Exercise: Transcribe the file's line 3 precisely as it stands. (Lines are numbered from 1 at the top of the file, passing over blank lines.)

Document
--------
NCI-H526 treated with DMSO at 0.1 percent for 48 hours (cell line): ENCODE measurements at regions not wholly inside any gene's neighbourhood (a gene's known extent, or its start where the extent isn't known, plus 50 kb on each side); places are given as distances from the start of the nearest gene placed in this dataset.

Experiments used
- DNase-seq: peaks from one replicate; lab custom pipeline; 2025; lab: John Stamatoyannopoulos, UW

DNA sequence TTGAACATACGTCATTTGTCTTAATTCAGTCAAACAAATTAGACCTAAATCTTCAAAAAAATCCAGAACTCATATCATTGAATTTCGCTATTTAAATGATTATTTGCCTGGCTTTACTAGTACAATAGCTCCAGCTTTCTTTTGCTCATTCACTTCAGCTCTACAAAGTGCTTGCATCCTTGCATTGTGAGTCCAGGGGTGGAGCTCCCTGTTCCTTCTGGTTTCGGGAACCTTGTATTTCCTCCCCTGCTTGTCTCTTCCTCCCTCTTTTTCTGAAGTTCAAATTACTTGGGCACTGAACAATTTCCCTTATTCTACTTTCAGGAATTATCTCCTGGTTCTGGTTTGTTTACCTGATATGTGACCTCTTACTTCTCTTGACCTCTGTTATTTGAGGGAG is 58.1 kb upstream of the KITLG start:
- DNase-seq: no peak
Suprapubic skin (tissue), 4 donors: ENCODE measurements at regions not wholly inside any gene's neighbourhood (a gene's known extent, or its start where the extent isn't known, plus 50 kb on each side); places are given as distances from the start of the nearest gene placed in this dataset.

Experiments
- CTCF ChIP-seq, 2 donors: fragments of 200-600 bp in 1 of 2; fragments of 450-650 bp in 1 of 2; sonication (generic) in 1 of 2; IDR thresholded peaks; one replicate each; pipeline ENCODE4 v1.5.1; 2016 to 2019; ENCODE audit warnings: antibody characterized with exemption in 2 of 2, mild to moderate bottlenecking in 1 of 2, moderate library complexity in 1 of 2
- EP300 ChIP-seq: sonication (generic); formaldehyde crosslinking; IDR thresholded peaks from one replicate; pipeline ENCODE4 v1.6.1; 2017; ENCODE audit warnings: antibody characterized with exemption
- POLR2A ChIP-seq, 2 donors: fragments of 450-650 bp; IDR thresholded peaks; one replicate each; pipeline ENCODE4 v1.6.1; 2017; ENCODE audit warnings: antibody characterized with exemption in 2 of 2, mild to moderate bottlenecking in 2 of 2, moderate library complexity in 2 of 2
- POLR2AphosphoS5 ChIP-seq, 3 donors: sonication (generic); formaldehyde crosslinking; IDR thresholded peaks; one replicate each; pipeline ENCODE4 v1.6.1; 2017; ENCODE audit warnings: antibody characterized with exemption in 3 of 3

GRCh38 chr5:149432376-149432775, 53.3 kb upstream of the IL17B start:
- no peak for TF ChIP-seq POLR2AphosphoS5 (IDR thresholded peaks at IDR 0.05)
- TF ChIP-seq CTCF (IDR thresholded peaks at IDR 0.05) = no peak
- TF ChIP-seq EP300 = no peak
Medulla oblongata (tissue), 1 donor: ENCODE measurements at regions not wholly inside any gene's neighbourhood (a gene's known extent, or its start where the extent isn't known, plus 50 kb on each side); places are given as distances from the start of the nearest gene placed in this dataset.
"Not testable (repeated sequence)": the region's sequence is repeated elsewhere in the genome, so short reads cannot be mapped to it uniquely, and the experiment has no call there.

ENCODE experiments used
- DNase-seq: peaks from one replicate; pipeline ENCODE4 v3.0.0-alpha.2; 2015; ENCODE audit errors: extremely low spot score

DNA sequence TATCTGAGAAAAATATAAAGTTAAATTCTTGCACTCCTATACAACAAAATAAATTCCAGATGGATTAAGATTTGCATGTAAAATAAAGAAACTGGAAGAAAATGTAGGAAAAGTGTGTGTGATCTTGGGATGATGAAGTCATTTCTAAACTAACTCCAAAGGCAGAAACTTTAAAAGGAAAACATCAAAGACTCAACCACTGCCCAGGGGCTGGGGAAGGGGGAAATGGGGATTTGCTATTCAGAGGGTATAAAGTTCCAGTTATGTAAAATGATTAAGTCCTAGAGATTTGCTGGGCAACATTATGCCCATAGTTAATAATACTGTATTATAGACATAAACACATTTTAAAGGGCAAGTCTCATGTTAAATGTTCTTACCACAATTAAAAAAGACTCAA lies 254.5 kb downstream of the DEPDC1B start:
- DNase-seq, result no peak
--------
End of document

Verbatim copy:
- DNase-seq: peaks from one replicate; lab custom pipeline; 2025; lab: John Stamatoyannopoulos, UW